Ah, Mamma? A pretty girl? Your daughter,“ one of the soldiers teased. Esther shuddered at his words; fearing that no one was safe, no matter which side they were on, since soldiers from Russia and soldiers from Germany were no friends of the Poles, and even less for a girl like her. She cringed and went to back up, but bumped into a short hedge and stumbled. She would have fallen to the ground but strong hands caught her and kept her from harm. She looked up into the man’s eyes and saw only peace and gentle care. But she pulled away quickly and ran into the cottage past the startled soldiers and Mamma Walesa. She closed the door behind her and gasped. The man who kept her from falling was no stranger, and she feared that he would reveal the secret she kept to the peril of her own life.


A short while later....

“Yes,” Mamma Walesa said softly. “You are kind. I can see it in your eyes.” She stared at the young man who had rescued Esther from falling. Esther could hear the talking from inside the cottage and she breathed a sigh of relief after listening to them; they showed unusual respect for the older woman. She had worried when the other men had joked in a somewhat course manner, but the younger man glared at them, they quickly apologized. Two of them were Russian and the man in charge seemed to be a Pole, but Esther knew the young man was Jewish… from Warsaw. She sighed as she recalled their last meeting.


Lodz, Poland, 1937

“Never mind them,” the boy said.

“They’re only afraid of what will happen, and picking on you makes them feel better about themselves and the way things will go.” He used his arm in a broad sweep as a reminder of how life already become for them.

“If you go…” the voice was weak and fearful; the body slight and almost gangly; perhaps only a little from dearth of food but more from how G_d had designed?

“I pray ….but I must go anyway.” His family insisted, and he sighed in frustration.

“I fear for the future, the had said. Life had been a forbidden gamble for both of them. He looked away, almost as if he had already departed.

“I’m sorry,” the young man spoke quietly. Forbidden love in the midst of hatred for them already making things doubly impossible; maybe exponentially unapproachable. He stepped closer and kissed the face that beamed from love and admiration and pride over him. Aaron didn’t want to go for so many reasons even as duty and life called from beyond the moment. Aaron Blumenfeld and his family were leaving, perhaps forever, and it was sad…..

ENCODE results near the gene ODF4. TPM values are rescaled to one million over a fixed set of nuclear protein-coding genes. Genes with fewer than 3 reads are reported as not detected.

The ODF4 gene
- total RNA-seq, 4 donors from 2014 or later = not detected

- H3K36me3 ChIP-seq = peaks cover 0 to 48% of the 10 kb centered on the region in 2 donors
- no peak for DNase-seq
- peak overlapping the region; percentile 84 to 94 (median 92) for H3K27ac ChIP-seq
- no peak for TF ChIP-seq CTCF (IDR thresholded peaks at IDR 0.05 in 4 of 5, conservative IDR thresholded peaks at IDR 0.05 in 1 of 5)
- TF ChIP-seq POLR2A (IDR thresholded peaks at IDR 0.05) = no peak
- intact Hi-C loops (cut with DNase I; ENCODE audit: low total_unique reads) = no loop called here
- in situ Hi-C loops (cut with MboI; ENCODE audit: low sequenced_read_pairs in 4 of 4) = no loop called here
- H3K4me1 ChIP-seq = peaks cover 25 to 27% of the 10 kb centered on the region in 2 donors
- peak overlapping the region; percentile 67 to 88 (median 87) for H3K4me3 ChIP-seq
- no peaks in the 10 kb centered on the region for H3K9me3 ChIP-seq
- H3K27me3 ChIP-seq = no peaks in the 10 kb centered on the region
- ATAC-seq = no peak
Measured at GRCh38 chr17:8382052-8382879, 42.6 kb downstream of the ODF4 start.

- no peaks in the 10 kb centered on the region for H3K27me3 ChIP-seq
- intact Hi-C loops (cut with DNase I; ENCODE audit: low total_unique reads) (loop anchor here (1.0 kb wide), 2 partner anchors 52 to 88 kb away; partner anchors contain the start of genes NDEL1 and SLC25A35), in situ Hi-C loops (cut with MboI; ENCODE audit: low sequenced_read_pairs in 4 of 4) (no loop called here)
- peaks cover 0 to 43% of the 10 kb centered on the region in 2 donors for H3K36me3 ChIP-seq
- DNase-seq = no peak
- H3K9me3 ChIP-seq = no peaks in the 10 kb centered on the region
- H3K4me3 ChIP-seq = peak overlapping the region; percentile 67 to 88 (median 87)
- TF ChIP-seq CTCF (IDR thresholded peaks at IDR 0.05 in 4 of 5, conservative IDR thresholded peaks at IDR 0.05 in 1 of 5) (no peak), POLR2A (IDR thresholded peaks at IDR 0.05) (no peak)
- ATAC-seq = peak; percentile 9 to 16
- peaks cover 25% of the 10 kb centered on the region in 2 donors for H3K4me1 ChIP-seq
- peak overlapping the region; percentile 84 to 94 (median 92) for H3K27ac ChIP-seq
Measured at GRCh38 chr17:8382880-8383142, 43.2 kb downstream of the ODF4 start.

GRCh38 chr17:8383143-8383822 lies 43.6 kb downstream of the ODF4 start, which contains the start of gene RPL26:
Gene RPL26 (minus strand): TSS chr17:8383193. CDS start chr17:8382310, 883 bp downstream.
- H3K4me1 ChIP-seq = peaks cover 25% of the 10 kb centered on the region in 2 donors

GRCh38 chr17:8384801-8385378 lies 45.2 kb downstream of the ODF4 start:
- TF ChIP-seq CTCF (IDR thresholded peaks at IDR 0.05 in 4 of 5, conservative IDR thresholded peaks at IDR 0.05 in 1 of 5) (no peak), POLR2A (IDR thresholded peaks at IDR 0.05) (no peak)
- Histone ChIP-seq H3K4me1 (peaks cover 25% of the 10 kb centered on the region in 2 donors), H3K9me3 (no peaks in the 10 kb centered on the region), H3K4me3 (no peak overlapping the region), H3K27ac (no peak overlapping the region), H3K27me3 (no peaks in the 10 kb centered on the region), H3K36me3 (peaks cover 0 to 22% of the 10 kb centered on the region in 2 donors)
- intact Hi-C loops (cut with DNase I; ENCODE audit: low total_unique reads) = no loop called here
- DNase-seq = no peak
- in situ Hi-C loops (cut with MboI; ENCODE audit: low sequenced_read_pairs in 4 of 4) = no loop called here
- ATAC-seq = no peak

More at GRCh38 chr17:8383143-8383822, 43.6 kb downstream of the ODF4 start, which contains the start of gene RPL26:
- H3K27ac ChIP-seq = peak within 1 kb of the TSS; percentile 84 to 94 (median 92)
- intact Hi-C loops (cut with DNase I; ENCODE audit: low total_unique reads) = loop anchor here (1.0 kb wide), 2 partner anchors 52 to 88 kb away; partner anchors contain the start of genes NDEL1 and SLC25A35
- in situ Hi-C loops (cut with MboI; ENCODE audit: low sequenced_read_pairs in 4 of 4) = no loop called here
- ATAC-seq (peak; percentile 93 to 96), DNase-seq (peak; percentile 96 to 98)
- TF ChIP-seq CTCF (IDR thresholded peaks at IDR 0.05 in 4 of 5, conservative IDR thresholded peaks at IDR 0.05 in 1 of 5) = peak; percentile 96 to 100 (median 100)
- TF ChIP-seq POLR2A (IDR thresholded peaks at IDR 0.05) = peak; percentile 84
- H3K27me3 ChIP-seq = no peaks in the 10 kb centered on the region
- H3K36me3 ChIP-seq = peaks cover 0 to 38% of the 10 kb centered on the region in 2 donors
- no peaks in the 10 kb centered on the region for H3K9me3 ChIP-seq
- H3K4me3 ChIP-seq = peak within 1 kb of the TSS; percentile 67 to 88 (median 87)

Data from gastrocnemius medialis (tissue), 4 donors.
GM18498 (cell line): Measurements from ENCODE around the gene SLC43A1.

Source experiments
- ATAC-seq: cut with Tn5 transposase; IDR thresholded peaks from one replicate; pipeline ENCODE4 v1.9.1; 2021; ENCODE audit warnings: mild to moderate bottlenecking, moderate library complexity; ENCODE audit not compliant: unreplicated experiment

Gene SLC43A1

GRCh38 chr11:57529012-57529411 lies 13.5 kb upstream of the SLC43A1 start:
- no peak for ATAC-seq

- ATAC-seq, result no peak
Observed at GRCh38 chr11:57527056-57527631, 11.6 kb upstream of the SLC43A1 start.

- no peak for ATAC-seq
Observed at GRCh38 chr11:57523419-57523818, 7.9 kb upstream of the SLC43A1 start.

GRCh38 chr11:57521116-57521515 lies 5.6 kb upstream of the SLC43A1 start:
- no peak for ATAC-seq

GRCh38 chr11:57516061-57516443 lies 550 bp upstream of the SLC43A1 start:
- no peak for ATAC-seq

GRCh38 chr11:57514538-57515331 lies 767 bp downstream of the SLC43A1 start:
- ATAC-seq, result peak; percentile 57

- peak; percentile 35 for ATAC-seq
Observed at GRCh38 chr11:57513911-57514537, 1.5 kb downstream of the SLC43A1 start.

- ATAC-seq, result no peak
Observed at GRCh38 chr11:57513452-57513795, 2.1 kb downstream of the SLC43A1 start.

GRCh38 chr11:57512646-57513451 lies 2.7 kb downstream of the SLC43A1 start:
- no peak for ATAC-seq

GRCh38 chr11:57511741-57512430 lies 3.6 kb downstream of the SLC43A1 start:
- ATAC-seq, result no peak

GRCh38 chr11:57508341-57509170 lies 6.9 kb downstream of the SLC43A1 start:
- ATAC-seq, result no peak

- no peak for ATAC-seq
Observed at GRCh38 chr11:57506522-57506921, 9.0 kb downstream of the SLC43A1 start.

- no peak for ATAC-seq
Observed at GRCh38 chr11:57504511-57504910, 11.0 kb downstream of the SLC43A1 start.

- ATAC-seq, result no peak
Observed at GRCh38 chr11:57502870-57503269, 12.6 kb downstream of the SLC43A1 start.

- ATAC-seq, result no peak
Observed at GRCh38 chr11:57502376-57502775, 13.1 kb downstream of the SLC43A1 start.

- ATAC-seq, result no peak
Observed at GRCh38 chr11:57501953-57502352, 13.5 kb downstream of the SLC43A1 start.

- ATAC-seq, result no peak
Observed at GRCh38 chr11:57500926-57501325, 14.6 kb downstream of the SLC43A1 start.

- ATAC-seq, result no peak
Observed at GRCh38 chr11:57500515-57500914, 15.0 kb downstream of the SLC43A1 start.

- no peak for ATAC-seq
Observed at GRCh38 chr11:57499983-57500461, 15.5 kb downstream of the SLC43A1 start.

"Esther? We have company. These nice men are joining us for dinner. They will be staying in the barn tonight. Would you get some blankets for them?” Mama Walesa put her hand on the girl’s shoulder in encouragement.

“Do not worry. I believe everything will be fine.” An easy thing to say in the midst of dangerous risk, but Sophie Walesa displayed a calm that Esther had only beheld once before when she came to live with the old woman the few years before.

A few minutes later…

“You can use the clean straw over here for tonight.” She spoke almost in a whisper with her head down, praying with all that was holy that the young man would not recognize her. A moment later she felt a gentle touch as her chin was raised.

“It is good to see you alive,” he said with a big smile. She shook his grasp off her chin; wanting to flee. Mamma Walesa had done what she could to help, but even the best surgeons could not have done anything to change what horrific wounds to body and soul had wrought. She began to cry, hoping that the other soldiers would not discover what the young man already knew, and that the young man would just go away.